Thursday, January 24, 2013

New paper: “Don’t raise Social Security taxes: But if it’s necessary, here’s how.”

I have a new paper in AEI’s Retirement Policy Outlook series, titled “Don’t raise Social Security taxes: But if it’s necessary, here’s how.”

The basic take is this: Social Security is the entitlement where it makes most sense to reduce benefits rather than raise taxes. Unlike Medicare or Medicaid, cuts to future Social Security benefits can (by middle and high earners, at least) easily be replaced through higher retirement saving.

However, political compromise may mean that revenues will have to be on the table as part of any package deal to fix Social Security. If so, it would be preferable to raises taxes the old fashioned way – by increasing the payroll tax rate – than by raising the payroll tax ceiling.


Larry said...


Social Security levies a flat 12.4 percent payroll tax on earnings below $110,100. The tax is higher, then, for workers with low and moderate earnings than it is for high-income employees. A worker earning a meager $11,010 a year pays a 12.4% of this in payroll taxes, the same as a worker earning ten times this amount, but an employee earning $220,200 a year pays only a 6.2% tax.

Eliminating the $110,000 cap on which payroll taxes are levied, without any increase in the tax rate, would keep the scheme "funded for almost 75 years". Yet your preferred reform, on the revenue side, is "an immediate increase in the payroll tax rate from 12.4 to 16.3 percent" to "make Social Security permanently sustainable"? High-income employees would continue to benefit from low rates of taxation.

Why? Don't conservatives favour flat taxes? Here is an opportunity to transform Social Security taxes from a regressive tax on earnings into a flat tax, payable on all wage income, from the very first dollar of income. Why not seize the opportunity?

Or, better yet, why not fund Social Security from a broad national sales tax, or a tax on all income, rather than just wage income below a cap? By broadening the tax base in this way, the programme could be made permanently sustainable with low tax rates.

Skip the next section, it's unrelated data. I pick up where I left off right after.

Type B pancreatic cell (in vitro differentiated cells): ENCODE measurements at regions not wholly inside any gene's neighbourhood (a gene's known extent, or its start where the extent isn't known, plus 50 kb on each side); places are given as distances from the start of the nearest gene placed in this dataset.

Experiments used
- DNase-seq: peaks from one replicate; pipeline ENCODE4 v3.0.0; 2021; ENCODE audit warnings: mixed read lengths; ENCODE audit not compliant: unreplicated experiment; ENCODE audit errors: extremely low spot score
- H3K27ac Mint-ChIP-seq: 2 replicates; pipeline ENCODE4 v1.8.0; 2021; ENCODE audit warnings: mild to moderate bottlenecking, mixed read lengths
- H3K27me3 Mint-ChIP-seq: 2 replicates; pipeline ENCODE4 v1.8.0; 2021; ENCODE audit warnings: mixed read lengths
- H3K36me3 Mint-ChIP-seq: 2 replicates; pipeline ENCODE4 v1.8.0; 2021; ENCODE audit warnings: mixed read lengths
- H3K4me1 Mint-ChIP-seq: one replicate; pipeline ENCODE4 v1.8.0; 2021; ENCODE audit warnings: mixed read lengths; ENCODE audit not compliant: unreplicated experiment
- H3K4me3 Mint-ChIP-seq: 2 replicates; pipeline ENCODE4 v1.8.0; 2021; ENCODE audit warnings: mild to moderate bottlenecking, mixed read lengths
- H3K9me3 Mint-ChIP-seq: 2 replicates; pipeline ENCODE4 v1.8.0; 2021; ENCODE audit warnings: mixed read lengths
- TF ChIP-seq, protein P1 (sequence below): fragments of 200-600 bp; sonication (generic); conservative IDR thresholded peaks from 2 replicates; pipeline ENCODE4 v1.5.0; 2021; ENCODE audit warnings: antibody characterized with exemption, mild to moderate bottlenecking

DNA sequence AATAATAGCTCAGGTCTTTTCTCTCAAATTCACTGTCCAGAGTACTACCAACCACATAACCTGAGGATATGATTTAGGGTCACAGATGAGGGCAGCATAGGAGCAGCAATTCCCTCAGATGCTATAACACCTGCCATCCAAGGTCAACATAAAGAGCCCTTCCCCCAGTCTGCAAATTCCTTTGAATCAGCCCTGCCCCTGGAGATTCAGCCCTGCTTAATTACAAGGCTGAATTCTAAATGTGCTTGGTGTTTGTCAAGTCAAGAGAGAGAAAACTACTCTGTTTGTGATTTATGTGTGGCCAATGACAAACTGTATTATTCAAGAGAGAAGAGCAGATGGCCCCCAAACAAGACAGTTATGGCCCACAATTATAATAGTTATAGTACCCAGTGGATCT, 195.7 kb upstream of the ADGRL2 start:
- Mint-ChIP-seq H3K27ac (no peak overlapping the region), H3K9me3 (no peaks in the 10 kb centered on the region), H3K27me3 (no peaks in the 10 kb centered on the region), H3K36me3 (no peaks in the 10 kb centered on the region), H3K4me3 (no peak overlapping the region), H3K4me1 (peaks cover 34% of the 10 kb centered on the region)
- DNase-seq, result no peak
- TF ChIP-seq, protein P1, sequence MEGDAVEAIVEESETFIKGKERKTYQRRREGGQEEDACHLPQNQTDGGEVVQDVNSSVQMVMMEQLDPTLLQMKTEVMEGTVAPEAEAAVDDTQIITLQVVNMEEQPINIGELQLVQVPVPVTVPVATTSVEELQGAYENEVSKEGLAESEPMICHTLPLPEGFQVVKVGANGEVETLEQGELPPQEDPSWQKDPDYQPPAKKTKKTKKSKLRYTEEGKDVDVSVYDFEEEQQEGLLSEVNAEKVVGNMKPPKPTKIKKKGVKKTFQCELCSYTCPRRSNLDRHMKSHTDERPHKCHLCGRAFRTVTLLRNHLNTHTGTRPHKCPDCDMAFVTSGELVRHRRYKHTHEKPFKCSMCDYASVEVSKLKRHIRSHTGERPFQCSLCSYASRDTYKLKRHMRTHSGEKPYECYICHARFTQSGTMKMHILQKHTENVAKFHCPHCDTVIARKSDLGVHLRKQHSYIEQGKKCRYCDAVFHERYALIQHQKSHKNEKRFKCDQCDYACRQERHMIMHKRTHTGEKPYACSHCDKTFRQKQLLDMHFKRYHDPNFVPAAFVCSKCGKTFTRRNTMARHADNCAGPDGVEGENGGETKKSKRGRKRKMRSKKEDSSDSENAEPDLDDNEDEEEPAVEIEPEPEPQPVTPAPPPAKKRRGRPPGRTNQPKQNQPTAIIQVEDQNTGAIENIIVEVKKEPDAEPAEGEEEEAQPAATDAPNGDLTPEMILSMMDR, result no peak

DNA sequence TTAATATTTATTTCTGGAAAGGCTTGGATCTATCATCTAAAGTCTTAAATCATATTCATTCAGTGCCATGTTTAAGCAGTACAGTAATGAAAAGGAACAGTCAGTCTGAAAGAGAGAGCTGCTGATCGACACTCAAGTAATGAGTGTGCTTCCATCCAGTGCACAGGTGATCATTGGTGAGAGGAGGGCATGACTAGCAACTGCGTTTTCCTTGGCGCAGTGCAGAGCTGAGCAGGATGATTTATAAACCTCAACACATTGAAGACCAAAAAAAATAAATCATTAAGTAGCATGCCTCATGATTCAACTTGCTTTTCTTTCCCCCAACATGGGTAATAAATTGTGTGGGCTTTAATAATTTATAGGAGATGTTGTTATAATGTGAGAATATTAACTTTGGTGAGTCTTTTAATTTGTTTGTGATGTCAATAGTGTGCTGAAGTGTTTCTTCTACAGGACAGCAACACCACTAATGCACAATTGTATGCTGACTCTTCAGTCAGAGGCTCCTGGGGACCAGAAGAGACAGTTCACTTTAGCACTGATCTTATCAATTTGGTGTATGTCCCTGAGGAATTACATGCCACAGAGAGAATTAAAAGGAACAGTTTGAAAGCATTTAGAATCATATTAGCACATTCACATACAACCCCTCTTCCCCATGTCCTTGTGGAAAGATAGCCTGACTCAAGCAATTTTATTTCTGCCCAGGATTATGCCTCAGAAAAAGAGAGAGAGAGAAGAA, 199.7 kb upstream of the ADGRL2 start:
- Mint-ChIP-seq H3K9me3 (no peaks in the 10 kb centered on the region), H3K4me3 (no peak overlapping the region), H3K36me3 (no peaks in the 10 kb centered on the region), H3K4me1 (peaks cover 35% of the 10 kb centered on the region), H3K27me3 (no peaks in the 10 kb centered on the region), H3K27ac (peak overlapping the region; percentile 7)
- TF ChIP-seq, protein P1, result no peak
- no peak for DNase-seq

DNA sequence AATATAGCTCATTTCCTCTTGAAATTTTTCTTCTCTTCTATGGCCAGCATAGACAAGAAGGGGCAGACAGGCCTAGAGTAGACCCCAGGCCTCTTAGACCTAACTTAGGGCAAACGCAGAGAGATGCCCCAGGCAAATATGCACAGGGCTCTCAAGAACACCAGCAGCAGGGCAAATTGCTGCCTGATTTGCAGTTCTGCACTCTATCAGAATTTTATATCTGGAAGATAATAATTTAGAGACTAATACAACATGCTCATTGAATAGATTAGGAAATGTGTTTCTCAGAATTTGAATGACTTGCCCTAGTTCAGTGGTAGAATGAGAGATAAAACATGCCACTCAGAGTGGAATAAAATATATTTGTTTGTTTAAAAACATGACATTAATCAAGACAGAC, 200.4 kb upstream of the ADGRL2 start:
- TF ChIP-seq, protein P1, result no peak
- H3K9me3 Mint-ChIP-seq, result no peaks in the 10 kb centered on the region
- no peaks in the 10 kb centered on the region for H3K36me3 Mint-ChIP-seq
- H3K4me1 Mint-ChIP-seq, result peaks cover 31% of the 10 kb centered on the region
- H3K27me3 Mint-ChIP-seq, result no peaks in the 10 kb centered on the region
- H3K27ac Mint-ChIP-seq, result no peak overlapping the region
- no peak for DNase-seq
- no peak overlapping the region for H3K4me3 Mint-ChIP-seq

Just wondering. As you know, my preferred solution is to eliminate state earnings-related pensions ("Social Security"), and replace them with a flat universal pension, financed from general government revenue on a pay-as-you-go basis.

Andrew G. Biggs said...


IF we fixed Social Security entirely through taxes (which isn't my preferred option), my preferred option would be an increase in the payroll tax rate.

You're right that the payroll tax rate is regressive, but since OASDI is a contributory system you need to consider benefits as well. Since the benefit structure is progressive, the net tax rate -- taxes net of the benefits they bring -- remains progressive. Assuming people have a (more or less) accurate understanding of how the program works, it's the net tax rate that matters for incentives.

If you don't want a contributory program, which I have some doubts about myself (at least for a lower tier), then obviously you have a lot more options on the revenue side. I don't see that the US tax code, which is already among the most progressive in the OECD, needs to get more progressive. If financing from general revenues, I would merely think in terms of what approach -- a VAT, etc. -- might be the most efficient means of generating whatever revenues we need.